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Boolean Function

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edit index Boolean Function


In mathematics, a finitary boolean function is a function of the form f : Bk ? B, where B = {0, 1} is a boolean domain and where k is a nonnegative integer. In the case where k = 0, the "function" is simply a constant element of B.

More generally, a function of the form f : X ? B, where X is an arbitrary set, is a boolean-valued function] (see below). If X = M = {1, 2, 3, …}, then f is a binary sequence, that is, an infinite sequence of 0's and 1's. If X = [k] = {1, 2, 3, …, k}, then f is a binary sequence of length k.

There are
22k
such functions. These play a basic role in questions of complexity theory as well as the design of circuits and chips for digital computers. The properties of boolean functions play a critical role in cryptography, particularly in the design of symmetric key algorithms (see S-box).

A boolean mask operation on boolean-valued functions combines values point-wise (for example, by XOR, or other boolean operators).

Algebraic Normal Form

A boolean function can be written uniquely as a sum (XOR) of products (AND). This is known as the Algebraic Normal Form (ANF).

|
f(x1 x2 lderiv(⋅)s xn) =
|
a0 +
| |
a1x1 + a2x2 + lderiv(⋅)s + anxn +
| |
a12x1x2 + a13x1x3 + lderiv(⋅)s + an-1nxn-1xn +
| |
lderiv(⋅)s +
| |
a12lderiv(⋅)snx1x2lderiv(⋅)s xn


where
a0 a1 lderiv(⋅)s a12lderiv(⋅)sn ∈ 01*
.

The values of the sequence
a0a1lderiv(⋅)sa12lderiv(⋅)sn
can therefore also uniquely represent a boolean function. The algebraic degree of a boolean function is defined as the highest number of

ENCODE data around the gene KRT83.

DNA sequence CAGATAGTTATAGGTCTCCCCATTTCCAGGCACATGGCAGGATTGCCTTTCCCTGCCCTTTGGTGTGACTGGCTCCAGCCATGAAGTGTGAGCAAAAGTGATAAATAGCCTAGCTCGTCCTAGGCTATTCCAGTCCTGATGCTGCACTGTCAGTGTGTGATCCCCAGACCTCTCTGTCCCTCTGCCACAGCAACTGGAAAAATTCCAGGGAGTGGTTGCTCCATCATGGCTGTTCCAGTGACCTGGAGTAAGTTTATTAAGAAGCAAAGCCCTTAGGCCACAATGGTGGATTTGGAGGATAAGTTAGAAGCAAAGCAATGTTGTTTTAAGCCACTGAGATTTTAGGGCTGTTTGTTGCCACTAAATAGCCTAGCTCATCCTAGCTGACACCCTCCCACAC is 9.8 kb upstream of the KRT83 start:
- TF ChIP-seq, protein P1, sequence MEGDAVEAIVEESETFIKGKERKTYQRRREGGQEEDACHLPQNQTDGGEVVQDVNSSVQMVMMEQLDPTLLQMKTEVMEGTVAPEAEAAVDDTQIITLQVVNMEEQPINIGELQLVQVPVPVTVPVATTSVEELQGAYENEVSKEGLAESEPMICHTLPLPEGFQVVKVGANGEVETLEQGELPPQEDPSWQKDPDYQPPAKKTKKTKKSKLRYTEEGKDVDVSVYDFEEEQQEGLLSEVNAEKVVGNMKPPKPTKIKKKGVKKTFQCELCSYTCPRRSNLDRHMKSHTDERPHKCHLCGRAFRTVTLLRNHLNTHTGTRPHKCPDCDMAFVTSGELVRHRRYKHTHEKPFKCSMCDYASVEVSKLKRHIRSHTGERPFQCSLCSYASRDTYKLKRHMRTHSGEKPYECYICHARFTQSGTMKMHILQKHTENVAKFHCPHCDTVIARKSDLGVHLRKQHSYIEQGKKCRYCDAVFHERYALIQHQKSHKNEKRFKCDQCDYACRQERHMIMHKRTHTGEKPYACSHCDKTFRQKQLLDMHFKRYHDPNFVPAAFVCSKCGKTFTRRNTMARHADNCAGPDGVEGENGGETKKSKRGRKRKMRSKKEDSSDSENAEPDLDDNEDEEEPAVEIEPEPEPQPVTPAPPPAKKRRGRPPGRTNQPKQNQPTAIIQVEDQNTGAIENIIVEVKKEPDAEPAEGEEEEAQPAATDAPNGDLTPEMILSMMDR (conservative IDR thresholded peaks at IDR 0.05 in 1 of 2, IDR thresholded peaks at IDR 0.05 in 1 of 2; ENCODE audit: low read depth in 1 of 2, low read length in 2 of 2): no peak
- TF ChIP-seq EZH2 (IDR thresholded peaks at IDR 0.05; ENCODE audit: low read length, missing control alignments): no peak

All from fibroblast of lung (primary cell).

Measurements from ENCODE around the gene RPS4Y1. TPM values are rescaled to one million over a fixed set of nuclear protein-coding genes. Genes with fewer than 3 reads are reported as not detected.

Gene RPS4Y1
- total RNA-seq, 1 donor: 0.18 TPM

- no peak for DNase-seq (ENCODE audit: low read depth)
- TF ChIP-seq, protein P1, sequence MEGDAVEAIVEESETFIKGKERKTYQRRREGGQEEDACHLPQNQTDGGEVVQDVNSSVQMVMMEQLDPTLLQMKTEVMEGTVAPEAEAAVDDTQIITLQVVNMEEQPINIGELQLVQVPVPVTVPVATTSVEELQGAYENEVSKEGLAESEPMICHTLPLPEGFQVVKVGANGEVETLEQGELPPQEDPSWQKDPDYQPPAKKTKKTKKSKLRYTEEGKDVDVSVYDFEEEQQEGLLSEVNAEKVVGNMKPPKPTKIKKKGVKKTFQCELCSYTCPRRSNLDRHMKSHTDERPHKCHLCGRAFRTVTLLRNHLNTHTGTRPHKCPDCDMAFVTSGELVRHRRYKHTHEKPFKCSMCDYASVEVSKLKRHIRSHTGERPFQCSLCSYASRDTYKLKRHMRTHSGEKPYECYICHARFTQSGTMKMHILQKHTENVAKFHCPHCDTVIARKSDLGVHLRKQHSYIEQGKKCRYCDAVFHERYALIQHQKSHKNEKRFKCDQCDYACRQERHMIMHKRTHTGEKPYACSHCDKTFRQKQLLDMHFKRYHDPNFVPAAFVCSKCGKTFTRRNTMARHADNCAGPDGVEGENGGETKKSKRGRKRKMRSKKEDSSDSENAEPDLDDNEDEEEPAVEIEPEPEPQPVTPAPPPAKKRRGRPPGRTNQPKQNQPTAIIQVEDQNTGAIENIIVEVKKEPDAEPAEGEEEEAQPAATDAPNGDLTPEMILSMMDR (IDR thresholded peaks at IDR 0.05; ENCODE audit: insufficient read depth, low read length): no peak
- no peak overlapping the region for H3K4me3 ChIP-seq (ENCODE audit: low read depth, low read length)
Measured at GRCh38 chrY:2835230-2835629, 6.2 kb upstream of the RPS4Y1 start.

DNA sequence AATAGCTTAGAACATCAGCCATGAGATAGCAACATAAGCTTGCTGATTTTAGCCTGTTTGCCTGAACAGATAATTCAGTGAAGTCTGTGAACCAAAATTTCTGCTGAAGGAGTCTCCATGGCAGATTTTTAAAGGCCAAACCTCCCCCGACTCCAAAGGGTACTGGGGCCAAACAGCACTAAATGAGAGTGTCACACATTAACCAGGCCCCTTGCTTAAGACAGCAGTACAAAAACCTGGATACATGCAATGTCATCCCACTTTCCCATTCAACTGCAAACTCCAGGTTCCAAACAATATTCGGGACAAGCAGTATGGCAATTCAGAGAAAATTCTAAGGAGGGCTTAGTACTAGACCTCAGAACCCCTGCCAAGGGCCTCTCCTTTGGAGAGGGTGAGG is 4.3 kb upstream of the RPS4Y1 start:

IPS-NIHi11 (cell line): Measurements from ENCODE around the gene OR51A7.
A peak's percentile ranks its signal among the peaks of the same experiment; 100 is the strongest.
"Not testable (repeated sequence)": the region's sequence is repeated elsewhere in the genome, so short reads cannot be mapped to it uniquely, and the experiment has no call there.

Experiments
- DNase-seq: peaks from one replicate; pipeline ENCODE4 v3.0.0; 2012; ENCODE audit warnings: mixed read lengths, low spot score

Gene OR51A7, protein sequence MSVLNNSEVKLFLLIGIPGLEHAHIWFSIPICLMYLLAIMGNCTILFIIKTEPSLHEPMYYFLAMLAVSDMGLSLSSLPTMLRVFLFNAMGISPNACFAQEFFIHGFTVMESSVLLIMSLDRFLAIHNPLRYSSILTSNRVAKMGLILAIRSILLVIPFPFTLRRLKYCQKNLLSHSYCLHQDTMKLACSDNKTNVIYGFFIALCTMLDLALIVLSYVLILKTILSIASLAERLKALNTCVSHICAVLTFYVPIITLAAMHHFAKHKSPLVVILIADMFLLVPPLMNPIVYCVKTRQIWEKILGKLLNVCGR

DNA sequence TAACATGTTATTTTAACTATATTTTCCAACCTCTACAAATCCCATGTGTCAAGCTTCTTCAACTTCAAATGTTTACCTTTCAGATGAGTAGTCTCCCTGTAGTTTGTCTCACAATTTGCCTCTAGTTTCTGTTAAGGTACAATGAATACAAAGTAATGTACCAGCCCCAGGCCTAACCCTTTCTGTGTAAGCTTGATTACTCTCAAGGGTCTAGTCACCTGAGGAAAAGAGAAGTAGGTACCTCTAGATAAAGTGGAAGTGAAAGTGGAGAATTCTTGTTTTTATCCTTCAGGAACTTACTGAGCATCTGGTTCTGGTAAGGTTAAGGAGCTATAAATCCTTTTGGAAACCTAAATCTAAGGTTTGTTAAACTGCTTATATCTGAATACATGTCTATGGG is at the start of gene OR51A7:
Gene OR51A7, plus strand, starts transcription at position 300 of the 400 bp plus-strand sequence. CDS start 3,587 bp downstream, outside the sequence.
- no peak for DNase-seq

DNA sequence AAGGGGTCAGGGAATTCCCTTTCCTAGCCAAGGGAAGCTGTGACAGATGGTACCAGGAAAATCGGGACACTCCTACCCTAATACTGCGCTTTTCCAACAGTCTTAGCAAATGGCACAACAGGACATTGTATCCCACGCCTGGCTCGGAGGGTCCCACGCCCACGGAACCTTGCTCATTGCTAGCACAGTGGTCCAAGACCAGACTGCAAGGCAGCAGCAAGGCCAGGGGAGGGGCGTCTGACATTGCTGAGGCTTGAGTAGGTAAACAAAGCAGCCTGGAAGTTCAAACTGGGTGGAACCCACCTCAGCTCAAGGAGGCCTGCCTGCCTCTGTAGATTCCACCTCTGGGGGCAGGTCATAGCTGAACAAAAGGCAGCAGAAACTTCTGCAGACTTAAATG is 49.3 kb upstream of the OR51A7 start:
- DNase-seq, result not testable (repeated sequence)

xi
that appear in a product term. Thus
f(x1x2x3) = x1 + x3
has degree 1 (linear), whereas
f(x1x2x3) = x1 + x1x2x3
has degree 3 (cubic).

Efficient representations

Boolean functions are often represented by sentences in propositional logic, but more efficient representations are binary decision diagrams (BDD), negation normal forms, or more generally by propositional directed acyclic graphs (PDAG).

Boolean-Valued Function

A boolean-valued function, in some usages a predicate or a proposition, is a function of the type f : X → B, where X is an arbitrary set and where B is a boolean domain.

A boolean domain B is a generic 2-element set, say, B = {0, 1}, whose elements are interpreted as logical values, typically 0 = false and 1 = true. A boolean variable x is a variable that takes its value from a boolean domain, as x ∈ B. A boolean domain B is a generic 2-element set, say, B = {0, 1}, whose elements are interpreted as logical values, for example, 0 = false and 1 = true.

In the formal sciences, mathematics, mathematical logic, statistics, and their applied disciplines, a boolean-valued function may also be referred to as a characteristic function, indicator function, predicate, or proposition. In all of these uses it is understood that the various terms refer to a mathematical object and not the corresponding semiotic sign or syntactic expression.

In formal semantic theories of truth, a truth predicate is a predicate on the sentences of a formal language, interpreted for logic, that formalizes the intuitive concept that is normally expressed by saying that a sentence is true. A truth predicate may have additional domains beyond the formal language domain, if that is what is required to determine a final truth value.

References

  • Brown, Frank Markham (2003), Boolean Reasoning: The Logic of Boolean Equations, 1st edition, Kluwer Academic Publishers, Norwell, MA. 2nd edition, Dover Publications, Mineola, NY, 2003.


  • Kohavi, Zvi (1978), Switching and Finite Automata Theory, 1st edition, McGraw–Hill, 1970. 2nd edition, McGraw–Hill, 1978.




  • Mathematical Society of Japan, Encyclopedic Dictionary of Mathematics, 2nd edition, 2 vols., Kiyosi Itô (ed.), MIT Press, Cambridge, MA, 1993. Cited as EDM.




See also

|+  


Equivalent Concepts



See Also

{{col-begin}} {{col-break}} {{col-break}} {{col-break}} {{col-end}}

External links





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Some content adapted from the Pseudopedia article "Boolean_function" under the GNU Free Documentation License.
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